This is the 41st in a series of articles counting down the most important players for Florida State in 2012. There are 17 days until FSU football, and that's how many are left on the list. That means no off days. Oh, and these are not in any specific order
Karlos Williams | 6'1, 230 | Sophomore | Safety
Background (Courtesy of Seminoles.com bio)
A hard-hitting, consensus five-star safety with good size, who was ranked the No. 2 safety, No. 8 player nationally and No. 2 player in the state of Florida by Rivals.com...rated the No. 22 overall player and the No. 2
safety in the nation by Scout.com...rated the No. 1 safety and the No. 7 player nationally by 247 Sports...selected to the Under Armour All-American game...All-USA second team defense by USA Today...No. 17 on the Sporting News Top 100 for 2011...No. 5 on the ESPNU 150 and rated the No. 1 safety prospect...No. 9 on Tom Lemming's MaxPreps.com 2011 Top 100...No. 12 on Bill Buchalter's 2011 Florida Top 100 for the Orlando Sentinel...No. 10 on Mobile Press-Register Super Southeast 120...member of the Florida Times-Union's Super 75 where he was rated as the No. 1 safety...No. 8 on the SuperPrep Elite Top 50, No. 3 on the SuperPrep Florida 110 and the SuperPrep Dixie Defensive Player of the Year...First Team All-Polk County by the Lakeland Ledger...also played running back and ran 69 times for 564 yards (8.2 yards per carry) and scored seven touchdowns as a senior...as junior, had 102 tackles and three interceptions and was listed in The Associated Press South Region 25 list of top recruits...brother is Vince Williams, who is a rising senior linebacker at Florida State...born May 4, 1993.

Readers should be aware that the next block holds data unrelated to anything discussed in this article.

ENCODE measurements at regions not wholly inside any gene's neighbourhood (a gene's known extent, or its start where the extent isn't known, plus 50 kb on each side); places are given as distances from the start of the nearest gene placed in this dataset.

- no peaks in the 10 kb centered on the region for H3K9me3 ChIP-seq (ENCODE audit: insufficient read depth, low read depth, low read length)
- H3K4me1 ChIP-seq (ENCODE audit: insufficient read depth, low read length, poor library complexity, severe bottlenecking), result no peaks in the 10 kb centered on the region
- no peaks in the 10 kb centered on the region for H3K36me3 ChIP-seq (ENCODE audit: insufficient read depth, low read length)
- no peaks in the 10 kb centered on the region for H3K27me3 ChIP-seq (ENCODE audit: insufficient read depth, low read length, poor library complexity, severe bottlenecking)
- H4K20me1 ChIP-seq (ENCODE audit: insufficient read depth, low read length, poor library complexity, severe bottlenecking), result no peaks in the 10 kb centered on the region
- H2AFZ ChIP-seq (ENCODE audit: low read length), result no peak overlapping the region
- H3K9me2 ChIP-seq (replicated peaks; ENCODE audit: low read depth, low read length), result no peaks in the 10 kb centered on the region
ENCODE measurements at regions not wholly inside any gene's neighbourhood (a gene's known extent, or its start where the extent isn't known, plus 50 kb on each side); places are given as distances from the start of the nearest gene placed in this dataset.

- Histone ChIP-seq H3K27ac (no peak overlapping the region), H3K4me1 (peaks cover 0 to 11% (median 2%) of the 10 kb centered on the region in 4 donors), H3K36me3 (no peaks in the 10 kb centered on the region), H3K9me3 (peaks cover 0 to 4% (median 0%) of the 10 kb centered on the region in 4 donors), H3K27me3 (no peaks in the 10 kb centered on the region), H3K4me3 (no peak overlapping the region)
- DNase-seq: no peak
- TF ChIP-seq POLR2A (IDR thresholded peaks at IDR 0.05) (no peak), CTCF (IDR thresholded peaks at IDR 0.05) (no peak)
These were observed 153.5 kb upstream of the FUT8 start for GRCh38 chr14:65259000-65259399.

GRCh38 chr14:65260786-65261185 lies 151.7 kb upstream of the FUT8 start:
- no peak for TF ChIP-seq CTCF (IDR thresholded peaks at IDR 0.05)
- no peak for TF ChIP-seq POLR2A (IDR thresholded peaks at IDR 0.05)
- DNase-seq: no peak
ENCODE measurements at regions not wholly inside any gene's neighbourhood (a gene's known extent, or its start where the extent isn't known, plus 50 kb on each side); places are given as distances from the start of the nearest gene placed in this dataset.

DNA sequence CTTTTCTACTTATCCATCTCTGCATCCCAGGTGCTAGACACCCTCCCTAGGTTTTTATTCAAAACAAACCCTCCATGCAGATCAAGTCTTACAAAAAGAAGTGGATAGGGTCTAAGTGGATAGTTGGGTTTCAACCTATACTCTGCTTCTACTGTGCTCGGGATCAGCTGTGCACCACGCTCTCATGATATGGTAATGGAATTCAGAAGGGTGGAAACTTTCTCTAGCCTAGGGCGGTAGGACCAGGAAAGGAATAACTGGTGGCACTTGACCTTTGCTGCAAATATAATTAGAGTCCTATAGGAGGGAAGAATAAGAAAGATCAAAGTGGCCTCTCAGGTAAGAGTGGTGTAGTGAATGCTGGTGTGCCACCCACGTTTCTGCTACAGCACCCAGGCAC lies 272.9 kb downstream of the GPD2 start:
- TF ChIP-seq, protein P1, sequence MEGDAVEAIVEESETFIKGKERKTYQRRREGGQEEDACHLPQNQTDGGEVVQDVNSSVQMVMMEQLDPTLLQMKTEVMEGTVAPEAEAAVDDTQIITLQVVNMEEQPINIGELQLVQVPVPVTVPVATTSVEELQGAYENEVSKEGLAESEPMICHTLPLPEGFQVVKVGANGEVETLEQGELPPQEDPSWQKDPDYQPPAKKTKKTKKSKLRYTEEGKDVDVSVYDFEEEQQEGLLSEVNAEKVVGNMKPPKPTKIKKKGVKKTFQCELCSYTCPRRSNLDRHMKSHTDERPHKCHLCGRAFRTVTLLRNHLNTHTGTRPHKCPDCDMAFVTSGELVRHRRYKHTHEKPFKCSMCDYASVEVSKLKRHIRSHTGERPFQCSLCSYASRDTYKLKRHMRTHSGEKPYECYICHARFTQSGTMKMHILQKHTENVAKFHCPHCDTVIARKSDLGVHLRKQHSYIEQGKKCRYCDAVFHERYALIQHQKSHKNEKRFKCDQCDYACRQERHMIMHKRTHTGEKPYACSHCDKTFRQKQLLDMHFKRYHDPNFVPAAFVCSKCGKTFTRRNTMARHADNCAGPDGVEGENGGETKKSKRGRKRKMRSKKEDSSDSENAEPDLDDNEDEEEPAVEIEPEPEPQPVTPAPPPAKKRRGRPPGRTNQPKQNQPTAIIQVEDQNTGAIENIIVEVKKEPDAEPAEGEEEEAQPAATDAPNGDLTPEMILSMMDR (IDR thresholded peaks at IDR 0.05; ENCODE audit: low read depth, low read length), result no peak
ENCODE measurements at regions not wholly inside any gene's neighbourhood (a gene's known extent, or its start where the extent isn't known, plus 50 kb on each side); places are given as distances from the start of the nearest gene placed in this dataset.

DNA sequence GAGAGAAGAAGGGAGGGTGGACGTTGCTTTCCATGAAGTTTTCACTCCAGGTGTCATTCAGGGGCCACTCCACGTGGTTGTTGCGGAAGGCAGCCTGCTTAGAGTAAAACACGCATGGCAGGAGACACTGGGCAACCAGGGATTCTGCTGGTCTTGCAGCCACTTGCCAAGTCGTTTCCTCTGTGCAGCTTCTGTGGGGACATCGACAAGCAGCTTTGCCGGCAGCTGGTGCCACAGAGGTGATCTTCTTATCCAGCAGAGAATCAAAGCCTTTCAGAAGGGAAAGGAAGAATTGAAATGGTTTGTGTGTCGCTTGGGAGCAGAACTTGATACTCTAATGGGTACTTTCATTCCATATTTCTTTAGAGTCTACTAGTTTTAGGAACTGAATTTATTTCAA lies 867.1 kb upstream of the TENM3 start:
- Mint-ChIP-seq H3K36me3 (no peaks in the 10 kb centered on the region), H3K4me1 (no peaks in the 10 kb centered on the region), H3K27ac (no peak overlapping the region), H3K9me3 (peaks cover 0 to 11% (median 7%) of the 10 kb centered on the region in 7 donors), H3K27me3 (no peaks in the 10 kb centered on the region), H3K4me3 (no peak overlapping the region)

Career to Date
As a freshman last year, former blue-chip safety recruit Karlos WIlliams saw most of his playing time come on special teams. He wasn't expected to make too much of a defensive impact in his first year behind free safeties Terrance Parks and Nick Moody, but his elite athleticism translated into early success as a kick returner and on kick coverage.
Although Moody missed time with an injury, Williams still did not earn much defensive playing time, due to the veteran presence of Parks and the ascension of Terrence Brooks. Knowing he wouldn't get much burn on defense, Williams was admittedly less than dedicated in his attempt to master Mark Stoops' scheme last fall, which steepened his learning curve even further. Here's what Bud wrote on Williams in the spring:
Backing up Brooks and attempting to take his job is Karlos Williams, a five-star recruit. I should note, as I have in the past, that Williams would have also been a five-star athlete recruit or a five-star receiver recruit. He was asked to move positions in the off-season, to offense, but declined because he said he felt comfortable in Mark Stoops' scheme.
Williams is an incredible athlete, perhaps the best FSU has had in some time. But there is also more to playing defense than athleticism. Instincts and mentality matter, and that is one of the reasons Brooks is ahead of Williams. Stoops is simply not going to play a safety who presents a greater potential for coverage busts.